col = rangi2,
ylab = "successful attempts", xlab = "case", xaxt = "n",
xlim = c(0.75, 8.25), pch = 16
)
# label cases on horizontal axis
axis(1,
at = 1:8,
labels = c("LAL", "LAS", "LIL", "LIS", "SAL", "SAS", "SIL", "SIS")
)
# display posterior predicted successes
points(1:8, y.mean)
for (i in 1:8) lines(c(i, i), y.PI[, i])
```

In conclusion, the probability plot makes the different settings of predictor variables more comparable because the number of piracy attempts are ignored in setting the y-axis. The count plot, however, shows the additional uncertainty stemming from the underlying sample size.

### Part C

**Question:** Now try to improve the model. Consider an interaction between the pirate’s size and age(immature or adult). Compare this model to the previous one, using `WAIC`

. Interpret.

**Answer:** Let’s fit a model with `ulam`

containing the interaction effect we were asked for:

```
mH3c <- ulam(
alist(
y ~ dbinom(n, p),
logit(p) <- a + bP * pirateL + bV * victimL + bA * pirateA + bPA * pirateL * pirateA,
a ~ dnorm(0, 1.5),
bP ~ dnorm(0, .5),
bV ~ dnorm(0, .5),
bA ~ dnorm(0, .5),
bPA ~ dnorm(0, .5)
),
data = d, chains = 4, log_lik = TRUE
)
```

```
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```

`compare(mH3ulam, mH3c)`

```
## WAIC SE dWAIC dSE pWAIC weight
## mH3ulam 58.68285 11.53306 0.000000 NA 8.151474 0.7332741
## mH3c 60.70545 11.82203 2.022596 1.527644 8.977427 0.2667259
```

This is quite obviously a tie. So what about the model estimates?

```
plot(coeftab(mH3ulam, mH3c),
labels = paste(rep(rownames(coeftab(mH3ulam, mH3c)@coefs), each = 2),
rep(c("Base", "Interac"), nrow(coeftab(mH3ulam, mH3c)@coefs) * 2),
sep = "-"
)
)
```

Jup, there’s not really much of a difference here. For the interaction model: the log-odds of successful piracy is just weakly bigger when the pirating individual is large and an adult. That is counter-intuitive, isn’t it? It is worth pointing out that the individual parameters for these conditions show the expected effects and the identified negative effect of their interaction may be down to the sparsity of the underlying data and we are also highly uncertain of it’s sign to begin with.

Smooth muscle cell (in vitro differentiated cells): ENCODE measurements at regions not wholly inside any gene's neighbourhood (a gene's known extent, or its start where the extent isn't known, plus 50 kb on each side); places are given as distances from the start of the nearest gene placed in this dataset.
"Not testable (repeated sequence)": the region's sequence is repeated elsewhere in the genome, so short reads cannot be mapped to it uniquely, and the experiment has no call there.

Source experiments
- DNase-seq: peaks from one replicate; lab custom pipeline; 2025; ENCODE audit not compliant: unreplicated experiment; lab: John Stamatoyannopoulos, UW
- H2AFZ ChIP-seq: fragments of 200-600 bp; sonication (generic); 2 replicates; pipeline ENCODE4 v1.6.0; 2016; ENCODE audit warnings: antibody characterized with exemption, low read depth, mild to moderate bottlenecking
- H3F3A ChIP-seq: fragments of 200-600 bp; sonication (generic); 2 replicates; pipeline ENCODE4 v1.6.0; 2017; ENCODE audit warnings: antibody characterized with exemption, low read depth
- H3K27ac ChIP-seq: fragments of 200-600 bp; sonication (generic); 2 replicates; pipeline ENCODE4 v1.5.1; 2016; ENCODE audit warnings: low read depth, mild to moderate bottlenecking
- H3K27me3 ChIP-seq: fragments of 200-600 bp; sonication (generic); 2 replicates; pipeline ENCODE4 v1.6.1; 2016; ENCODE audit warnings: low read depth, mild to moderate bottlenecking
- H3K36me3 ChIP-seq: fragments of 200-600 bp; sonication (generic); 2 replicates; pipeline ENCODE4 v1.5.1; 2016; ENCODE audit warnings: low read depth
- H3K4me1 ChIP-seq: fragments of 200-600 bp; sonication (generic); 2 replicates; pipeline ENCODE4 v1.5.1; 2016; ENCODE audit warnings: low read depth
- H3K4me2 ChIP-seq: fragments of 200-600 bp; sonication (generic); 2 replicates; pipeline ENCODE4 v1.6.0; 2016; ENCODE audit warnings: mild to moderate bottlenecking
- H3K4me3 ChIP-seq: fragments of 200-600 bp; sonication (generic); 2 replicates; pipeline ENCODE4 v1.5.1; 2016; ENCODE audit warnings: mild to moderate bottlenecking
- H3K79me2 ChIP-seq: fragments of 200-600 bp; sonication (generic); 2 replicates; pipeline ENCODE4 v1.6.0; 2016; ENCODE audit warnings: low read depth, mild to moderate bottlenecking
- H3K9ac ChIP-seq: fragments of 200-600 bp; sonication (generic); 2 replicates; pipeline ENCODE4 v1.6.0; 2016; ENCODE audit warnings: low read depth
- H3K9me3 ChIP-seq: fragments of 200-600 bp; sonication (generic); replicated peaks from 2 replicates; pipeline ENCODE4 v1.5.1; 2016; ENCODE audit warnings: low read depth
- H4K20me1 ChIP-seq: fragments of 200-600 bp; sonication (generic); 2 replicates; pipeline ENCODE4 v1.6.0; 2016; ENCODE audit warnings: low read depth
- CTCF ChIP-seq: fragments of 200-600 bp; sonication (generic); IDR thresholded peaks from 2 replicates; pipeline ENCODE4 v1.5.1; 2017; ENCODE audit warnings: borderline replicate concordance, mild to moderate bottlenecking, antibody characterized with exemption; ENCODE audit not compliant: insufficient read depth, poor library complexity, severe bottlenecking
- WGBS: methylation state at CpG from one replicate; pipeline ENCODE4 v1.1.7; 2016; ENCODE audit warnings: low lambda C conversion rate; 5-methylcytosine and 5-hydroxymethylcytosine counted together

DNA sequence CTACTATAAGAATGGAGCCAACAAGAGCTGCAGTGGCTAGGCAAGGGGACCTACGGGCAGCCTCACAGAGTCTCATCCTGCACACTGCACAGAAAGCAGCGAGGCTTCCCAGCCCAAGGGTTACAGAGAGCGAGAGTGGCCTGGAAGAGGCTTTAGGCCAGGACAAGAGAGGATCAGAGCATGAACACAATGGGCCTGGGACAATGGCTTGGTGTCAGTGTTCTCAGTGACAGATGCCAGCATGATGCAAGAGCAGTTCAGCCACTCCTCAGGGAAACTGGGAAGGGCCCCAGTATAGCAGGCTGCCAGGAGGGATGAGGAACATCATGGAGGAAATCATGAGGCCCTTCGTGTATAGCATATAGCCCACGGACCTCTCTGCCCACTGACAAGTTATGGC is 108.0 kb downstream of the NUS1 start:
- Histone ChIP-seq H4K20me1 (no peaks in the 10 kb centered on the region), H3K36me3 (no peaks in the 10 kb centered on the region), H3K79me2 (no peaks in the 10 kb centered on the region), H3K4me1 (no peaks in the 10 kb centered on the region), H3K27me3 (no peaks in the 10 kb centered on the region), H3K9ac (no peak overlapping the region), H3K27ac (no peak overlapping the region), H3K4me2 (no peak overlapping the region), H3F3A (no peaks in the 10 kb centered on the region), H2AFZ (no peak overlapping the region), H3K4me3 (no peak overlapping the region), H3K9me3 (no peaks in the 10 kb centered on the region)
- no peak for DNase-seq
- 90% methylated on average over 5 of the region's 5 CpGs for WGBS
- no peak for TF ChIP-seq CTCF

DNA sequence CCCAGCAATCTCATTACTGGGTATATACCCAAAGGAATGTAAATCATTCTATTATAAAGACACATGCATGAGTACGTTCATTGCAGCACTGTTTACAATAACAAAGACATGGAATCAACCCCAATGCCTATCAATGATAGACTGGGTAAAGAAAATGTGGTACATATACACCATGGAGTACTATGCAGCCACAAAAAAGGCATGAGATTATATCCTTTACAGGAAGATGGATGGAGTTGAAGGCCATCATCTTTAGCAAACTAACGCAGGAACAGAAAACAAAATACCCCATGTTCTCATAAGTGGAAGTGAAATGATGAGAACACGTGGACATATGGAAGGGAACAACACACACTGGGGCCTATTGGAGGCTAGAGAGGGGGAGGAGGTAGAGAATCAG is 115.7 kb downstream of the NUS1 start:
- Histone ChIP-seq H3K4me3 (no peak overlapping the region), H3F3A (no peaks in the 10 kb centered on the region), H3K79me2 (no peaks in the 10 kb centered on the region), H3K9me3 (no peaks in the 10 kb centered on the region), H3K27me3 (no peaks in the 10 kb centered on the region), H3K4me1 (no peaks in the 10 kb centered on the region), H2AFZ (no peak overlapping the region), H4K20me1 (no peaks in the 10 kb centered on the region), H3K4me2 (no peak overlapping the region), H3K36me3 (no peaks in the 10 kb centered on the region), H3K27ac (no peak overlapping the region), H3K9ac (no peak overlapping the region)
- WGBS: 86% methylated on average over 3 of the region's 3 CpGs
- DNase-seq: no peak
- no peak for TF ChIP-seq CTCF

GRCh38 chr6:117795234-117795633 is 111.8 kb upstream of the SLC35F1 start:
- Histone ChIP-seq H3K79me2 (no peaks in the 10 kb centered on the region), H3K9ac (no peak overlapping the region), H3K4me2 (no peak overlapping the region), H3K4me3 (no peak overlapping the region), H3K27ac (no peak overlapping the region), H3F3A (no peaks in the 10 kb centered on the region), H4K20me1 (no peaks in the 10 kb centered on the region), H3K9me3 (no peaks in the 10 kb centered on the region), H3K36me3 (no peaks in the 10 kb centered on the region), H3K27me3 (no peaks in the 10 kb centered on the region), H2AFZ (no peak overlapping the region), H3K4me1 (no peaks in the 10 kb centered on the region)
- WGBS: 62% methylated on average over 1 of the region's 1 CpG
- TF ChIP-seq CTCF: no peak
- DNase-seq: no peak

## Practice H4

**Question:** The data contained in `data(salamanders)`

are counts of salamanders (*Plethodon elongatus*) from 47 different 49\(m^2\) plots in northern California. The column `SALAMAN`

is the count in each plot, and the columns `PCTCOVER`

and `FORESTAGE`

are percent of ground cover and age of trees in the plot, respectively. You will model `SALAMAN`

as a Poisson variable.

### Part A

**Question:** Model the relationship between density and percent cover, using a log-link (same as the ex-
ample in the book and lecture). Use weakly informative priors of your choosing. Check the quadratic approximation again, by comparing `quap`

to `ulam`

. Then plot the expected counts and their 89% interval against percent cover. In which ways does the model do a good job? In which ways does it do a bad job?

**Answer:** First, we load the data and standardise the predictors to get around their inconvenient scales which do not overlap well with each other:

```
data(salamanders)
d <- salamanders
d$C <- standardize(d$PCTCOVER)
d$A <- standardize(d$FORESTAGE)
```

Now it is time to write our Poisson model:

```
f <- alist(
SALAMAN ~ dpois(lambda),
log(lambda) <- a + bC * C,
a ~ dnorm(0, 1),
bC ~ dnorm(0, 1)
)
```

That was easy enough, but do those priors make sense? Let’s simulate:

```
N <- 50 # 50 samples from prior
a <- rnorm(N, 0, 1)
bC <- rnorm(N, 0, 1)
C_seq <- seq(from = -2, to = 2, length.out = 30)
plot(NULL,
xlim = c(-2, 2), ylim = c(0, 20),
xlab = "cover(stanardized)", ylab = "salamanders"
)
for (i in 1:N) {
lines(C_seq, exp(a[i] + bC[i] * C_seq), col = grau(), lwd = 1.5)
}
```

While not terrible (the prior allows your some explosive trends, but mostly sticks to a reasonable count of individuals), we may want to consider making the prior a bit more informative:

```
bC <- rnorm(N, 0, 0.5)
plot(NULL,
xlim = c(-2, 2), ylim = c(0, 20),